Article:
This morning at the barn, I heard a commotion. I turned to see Cover Girl vigorously trying to extricate herself from between a rock and a hard place. She had her head under the panel bar and into the next pen. She must have scooted closer to the other stall while relaxing (or trying to eat her neighbors' food. The grass is always greener over there ya know...) because her body was all the way up to the edge of her pen. And her head was under and her whole neck was in the neighboring pen. Hmm. This is not terribly unusual. They usually figure it out and get where they want to go. So I didn't worry too much, especially when she started happily eating out of a feed dish that had been knocked to the ground in the neighbor's pen. After I finished the chore I was doing, I came over and helped her get her head and neck back into her own pen, the one that had her body in it.
That's when I got scared. I sent the rest of her group outside so that I could clean their stall and feed them. Alpacas have such a strong herd instinct that if you send the rest of the group outside, it is rare that one alpaca will stay inside. For the neurotically herd oriented alpacas, it's all about hanging with your buddies, kinda like it is for preteen humans. When Cover Girl did not get up to go outside, I went over and gave her a little nudge. Nothing. I nudged harder, the kind of nudge that almost always gets them up and bolting away from you. Her legs trembled and she appeared unable (unwilling?) to get up. Oh dear. I walked to my office with thoughts of heat stress, (heat stress in September? oh yes, it is usually the result of the cumulative effect of heat rather than one incident so August and September are probably the worst months for it) polio, neurologic diseases, and wondering if my vet was on call this Sunday. I was planning injections, thermometers to nether regions, and my next diagnostic steps. My concern was made worse by the fact that Cover Girl is due in about 60 days. Bred to Magnum, she's carrying possibly the best cria of the year in her belly. Fortunately, I turned to see Cover Girl standing there, in the stall...eating hay.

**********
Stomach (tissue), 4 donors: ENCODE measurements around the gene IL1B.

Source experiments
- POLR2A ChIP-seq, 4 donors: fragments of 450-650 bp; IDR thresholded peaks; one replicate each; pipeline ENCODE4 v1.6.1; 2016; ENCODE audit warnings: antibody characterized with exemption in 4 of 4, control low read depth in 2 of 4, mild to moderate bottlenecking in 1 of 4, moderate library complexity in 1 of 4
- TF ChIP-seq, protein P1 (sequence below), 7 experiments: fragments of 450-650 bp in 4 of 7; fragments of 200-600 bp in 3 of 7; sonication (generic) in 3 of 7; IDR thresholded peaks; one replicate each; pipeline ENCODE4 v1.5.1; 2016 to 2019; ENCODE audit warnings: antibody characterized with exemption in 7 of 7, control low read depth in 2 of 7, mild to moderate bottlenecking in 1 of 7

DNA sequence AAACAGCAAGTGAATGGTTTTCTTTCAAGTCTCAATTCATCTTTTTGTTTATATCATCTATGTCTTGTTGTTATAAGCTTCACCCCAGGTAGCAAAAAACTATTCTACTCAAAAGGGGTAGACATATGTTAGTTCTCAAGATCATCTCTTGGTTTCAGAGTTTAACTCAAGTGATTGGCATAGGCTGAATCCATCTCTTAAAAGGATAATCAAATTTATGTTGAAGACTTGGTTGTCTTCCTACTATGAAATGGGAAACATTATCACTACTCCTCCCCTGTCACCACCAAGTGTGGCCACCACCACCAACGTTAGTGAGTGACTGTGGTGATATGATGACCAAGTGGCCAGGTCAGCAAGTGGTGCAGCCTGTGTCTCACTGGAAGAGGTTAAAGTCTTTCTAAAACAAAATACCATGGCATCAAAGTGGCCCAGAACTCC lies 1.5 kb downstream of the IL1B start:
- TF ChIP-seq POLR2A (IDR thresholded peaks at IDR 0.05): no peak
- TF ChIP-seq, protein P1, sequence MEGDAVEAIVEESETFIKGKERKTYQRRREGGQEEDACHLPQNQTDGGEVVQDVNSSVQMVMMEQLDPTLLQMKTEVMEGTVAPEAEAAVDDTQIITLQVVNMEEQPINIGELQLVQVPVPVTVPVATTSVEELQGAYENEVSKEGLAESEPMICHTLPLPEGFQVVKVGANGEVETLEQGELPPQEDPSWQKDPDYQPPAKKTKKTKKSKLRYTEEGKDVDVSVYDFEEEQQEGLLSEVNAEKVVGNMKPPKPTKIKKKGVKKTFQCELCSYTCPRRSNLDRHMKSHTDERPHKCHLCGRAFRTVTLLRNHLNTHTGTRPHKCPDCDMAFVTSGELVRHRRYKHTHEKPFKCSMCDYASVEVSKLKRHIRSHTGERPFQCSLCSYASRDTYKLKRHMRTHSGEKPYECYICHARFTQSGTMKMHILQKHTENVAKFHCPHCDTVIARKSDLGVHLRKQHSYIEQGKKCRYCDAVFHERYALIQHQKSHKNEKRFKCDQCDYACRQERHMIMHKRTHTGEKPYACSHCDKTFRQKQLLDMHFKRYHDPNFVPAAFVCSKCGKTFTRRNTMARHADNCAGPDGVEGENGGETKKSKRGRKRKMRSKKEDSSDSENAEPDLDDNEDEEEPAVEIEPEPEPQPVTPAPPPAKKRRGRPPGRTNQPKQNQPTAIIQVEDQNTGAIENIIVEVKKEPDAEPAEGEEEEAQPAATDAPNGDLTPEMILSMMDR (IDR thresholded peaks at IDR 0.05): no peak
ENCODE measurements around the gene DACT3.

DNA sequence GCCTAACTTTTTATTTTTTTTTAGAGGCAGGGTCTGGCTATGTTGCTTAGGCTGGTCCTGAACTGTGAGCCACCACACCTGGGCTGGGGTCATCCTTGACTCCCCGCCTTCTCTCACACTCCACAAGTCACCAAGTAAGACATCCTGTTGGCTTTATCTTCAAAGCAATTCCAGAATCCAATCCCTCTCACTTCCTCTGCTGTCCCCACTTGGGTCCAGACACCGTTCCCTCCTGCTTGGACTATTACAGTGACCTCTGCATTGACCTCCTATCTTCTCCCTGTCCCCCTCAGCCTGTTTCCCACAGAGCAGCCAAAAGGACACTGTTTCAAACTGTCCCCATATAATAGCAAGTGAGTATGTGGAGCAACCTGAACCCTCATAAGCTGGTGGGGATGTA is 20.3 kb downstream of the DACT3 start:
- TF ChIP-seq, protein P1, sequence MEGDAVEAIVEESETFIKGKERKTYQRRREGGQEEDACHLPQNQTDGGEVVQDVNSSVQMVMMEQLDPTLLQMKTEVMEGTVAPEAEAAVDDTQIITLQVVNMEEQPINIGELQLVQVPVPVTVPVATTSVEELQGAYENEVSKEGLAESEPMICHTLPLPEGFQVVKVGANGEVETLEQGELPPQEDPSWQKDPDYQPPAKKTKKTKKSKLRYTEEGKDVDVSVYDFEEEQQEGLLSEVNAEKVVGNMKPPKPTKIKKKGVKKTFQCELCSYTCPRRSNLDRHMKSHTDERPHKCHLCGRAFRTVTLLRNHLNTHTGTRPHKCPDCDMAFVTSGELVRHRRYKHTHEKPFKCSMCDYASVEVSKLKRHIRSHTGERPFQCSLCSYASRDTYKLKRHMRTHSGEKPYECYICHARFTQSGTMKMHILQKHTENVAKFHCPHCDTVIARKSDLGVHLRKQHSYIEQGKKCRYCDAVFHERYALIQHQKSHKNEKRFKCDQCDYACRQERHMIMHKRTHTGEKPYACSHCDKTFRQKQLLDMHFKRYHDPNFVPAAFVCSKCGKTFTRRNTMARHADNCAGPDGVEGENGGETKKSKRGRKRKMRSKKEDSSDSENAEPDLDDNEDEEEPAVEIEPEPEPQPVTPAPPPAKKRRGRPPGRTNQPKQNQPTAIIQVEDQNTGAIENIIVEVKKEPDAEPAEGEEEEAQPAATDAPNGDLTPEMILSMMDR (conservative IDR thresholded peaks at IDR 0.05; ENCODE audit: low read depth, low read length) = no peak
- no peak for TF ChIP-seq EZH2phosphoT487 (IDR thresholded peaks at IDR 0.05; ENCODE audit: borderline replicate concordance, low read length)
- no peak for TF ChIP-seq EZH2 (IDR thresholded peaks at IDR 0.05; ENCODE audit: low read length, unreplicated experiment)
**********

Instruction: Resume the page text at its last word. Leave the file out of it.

My thought now is that she had probably been stuck with her head under the panel bar for a long enough time for her to have panicked over it. I think she got herself worked up, and when she first tried to rise, her body was still so close to the other stall that she couldn't really get up the right way. Anyway, WHEW! She is fine and dandy. She seemed content to stay in the stall alone so when I fed her group she got to go around and eat from several of the feed buckets. She drank from all the water buckets, too. It was like Goldilocks trying out all of the bears' porridge. But Cover Girl was happy when her friends came in to eat. They had been peering over the double dutch door watching her and wondering what she was doing, and why she had gotten to eat before they did.
We have horse sized panels in the barn, and we put temporary fencing on the ones that have babies in them so that they don't slide under away from their moms. Cover Girl is in a group without the temporary fencing so she was able to scoot a little too far next door. We like the Priefert horse panels because they are strong, nice for when we had males and females housed in the same barn. This week I will post on the "Magnum" panels which are our new favorites. They hold males AND keep crias and alpacas inside.